Intact Vascular said a 1st-in-human study of a device designed to repair arterial dissections after angioplasty has produced encouraging results.
Details of the safety and feasibility study involving 11 patients were published in the Journal of the American College of Cardiology: Cardiovascular Interventions, along with supporting preclinical data.
Testing revolved around the Pennsylvania company’s Tack endovascular system, which is designed to use a minimal metal implant to repair post-angioplasty arterial dissections, an innovation over current treatment standards thought to reduce vessel trauma and inflammation. The 11 patients had 25 treated lesions between them, and the study took place at 2 Paraguay hospitals.
Researchers looked at the patients post-procedure and after 12 months. They found surgeons achieved a 100% repair level of dissection flaps. At 1 year, there was an 87.5% patency rate for superficial femoral artery and popliteal vessels, and an 83.3% patency rate for superficial femoral artery, popliteal and tibial artery vessels treated.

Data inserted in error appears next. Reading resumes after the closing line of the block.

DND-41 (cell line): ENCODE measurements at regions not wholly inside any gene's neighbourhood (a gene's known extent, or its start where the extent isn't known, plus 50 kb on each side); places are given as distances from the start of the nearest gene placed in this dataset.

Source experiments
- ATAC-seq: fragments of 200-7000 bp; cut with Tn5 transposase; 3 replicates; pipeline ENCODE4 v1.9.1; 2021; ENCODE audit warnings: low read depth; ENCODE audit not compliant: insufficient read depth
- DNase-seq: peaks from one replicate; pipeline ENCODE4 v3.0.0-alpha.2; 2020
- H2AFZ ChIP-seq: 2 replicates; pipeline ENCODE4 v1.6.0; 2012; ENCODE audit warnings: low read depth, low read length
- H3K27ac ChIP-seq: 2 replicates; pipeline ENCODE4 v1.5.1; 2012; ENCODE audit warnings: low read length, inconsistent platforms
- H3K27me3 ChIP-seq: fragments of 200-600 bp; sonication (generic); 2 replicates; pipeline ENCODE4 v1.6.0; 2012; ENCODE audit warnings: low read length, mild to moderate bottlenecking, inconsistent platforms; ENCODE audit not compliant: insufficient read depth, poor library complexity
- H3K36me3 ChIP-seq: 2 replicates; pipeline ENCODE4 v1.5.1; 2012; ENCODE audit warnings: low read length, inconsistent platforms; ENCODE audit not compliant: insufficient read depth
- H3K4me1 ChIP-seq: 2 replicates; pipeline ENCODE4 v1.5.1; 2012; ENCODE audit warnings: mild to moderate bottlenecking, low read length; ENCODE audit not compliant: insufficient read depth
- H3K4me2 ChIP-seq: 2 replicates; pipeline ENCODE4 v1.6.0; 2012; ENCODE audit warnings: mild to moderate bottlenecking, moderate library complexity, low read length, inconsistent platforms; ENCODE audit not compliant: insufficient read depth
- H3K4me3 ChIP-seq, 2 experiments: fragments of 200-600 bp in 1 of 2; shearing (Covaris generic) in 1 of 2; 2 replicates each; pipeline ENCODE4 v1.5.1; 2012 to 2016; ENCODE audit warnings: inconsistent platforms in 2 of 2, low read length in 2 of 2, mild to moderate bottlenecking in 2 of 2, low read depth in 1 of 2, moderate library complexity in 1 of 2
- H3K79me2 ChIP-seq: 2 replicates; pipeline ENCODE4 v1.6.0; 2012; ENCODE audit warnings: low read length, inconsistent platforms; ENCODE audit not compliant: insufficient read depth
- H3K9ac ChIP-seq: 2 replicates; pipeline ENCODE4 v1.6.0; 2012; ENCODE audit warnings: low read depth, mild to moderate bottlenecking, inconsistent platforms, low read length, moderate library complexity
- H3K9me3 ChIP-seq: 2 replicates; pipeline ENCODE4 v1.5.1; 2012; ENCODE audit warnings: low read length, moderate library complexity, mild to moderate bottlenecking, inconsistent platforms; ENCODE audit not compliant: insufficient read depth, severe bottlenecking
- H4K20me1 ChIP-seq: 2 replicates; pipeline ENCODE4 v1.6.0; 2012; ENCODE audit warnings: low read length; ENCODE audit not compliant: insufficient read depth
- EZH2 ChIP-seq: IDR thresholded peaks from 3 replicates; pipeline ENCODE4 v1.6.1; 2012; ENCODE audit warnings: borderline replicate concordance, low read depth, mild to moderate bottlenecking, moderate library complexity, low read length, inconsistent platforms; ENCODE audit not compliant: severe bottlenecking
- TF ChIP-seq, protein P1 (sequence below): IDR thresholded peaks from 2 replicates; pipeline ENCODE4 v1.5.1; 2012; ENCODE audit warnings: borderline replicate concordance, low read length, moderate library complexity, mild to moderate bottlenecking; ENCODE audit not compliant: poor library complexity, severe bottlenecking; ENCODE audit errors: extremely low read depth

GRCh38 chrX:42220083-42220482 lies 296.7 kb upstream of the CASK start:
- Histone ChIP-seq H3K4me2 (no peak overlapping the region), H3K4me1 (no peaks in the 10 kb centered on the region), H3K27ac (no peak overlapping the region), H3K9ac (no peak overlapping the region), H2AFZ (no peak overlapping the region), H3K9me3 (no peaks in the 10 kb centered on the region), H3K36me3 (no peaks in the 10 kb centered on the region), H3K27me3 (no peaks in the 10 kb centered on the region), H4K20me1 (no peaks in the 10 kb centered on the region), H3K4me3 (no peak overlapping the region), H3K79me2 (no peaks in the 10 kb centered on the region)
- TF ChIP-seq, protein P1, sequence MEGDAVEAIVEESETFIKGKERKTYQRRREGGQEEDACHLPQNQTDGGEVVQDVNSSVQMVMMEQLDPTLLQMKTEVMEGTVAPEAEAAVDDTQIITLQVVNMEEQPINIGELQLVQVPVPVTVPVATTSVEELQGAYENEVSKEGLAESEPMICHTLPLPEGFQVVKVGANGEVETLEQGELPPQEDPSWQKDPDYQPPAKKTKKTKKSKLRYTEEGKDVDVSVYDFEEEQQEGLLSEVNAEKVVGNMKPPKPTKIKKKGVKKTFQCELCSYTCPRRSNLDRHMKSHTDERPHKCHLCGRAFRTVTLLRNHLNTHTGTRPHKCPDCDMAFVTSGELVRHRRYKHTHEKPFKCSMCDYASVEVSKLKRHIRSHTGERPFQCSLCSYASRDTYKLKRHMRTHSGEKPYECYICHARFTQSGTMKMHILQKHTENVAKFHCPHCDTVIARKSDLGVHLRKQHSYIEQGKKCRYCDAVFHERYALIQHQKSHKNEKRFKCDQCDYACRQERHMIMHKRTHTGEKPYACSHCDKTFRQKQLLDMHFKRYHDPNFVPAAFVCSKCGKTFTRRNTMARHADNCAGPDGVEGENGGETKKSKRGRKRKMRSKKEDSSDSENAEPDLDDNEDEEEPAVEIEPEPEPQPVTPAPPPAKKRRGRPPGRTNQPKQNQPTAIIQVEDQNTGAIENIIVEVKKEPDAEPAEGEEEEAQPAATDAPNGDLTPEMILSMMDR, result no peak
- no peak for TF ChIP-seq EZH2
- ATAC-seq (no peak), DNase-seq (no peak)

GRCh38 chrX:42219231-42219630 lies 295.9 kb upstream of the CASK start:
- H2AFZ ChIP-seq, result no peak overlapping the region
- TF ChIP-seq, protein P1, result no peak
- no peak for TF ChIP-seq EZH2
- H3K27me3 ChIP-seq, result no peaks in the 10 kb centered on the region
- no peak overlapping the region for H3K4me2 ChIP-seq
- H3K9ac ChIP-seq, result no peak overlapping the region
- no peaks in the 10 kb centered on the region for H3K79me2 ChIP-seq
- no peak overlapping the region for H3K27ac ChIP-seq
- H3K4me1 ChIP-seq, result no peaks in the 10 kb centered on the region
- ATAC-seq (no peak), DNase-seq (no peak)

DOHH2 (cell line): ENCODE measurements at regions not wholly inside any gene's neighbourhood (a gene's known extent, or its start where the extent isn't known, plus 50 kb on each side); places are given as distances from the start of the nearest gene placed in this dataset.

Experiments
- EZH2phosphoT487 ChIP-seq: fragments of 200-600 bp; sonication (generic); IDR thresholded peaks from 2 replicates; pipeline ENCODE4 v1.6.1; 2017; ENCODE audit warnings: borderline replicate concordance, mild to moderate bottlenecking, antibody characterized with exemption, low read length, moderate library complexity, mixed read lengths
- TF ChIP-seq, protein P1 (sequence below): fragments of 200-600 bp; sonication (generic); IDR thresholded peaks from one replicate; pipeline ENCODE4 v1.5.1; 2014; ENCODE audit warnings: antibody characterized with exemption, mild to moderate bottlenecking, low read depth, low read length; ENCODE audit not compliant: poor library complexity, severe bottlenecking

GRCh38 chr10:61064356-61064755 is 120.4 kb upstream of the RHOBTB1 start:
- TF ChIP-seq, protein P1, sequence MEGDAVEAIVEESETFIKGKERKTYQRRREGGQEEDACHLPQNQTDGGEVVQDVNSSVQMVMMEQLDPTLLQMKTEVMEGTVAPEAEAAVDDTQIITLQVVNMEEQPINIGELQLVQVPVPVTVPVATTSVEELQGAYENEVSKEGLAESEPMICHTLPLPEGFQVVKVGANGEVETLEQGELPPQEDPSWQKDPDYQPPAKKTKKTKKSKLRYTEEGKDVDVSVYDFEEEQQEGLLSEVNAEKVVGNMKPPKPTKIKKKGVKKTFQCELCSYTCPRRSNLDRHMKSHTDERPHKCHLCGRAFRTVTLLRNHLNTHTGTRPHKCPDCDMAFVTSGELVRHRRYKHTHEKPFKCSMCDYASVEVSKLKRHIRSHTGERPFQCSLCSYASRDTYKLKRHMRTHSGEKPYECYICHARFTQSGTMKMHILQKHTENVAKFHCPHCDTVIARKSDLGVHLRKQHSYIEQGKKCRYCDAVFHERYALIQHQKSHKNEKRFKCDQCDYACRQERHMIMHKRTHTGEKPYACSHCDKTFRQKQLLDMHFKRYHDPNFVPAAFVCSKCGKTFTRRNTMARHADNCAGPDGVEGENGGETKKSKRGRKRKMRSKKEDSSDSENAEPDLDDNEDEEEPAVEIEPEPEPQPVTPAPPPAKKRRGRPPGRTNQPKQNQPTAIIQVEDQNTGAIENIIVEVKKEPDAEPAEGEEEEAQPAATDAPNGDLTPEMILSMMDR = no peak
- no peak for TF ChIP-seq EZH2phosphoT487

For patients who just had tibial vessels treated, there was an 80% patency rate, according to the study.
No patient lost a limb or had their implant migrate. Researchers noted 1 target legion revascularization and death occurred, but it was not related to the device or procedure.
Intact Vascular president & CEO Bruce Shook said the data, combined with recently presented 12-month European TOBA clinical trial data, give the company a good impetus to proceed.
Both, Shook said in prepared remarks, "make for a strong foundation as we move forward."
Shook took over the corner office at Intact Vascular last July. He is the co-founder and former CEO of Neuronetics and the ex-president of Abiomed (NSDQ:ABMD).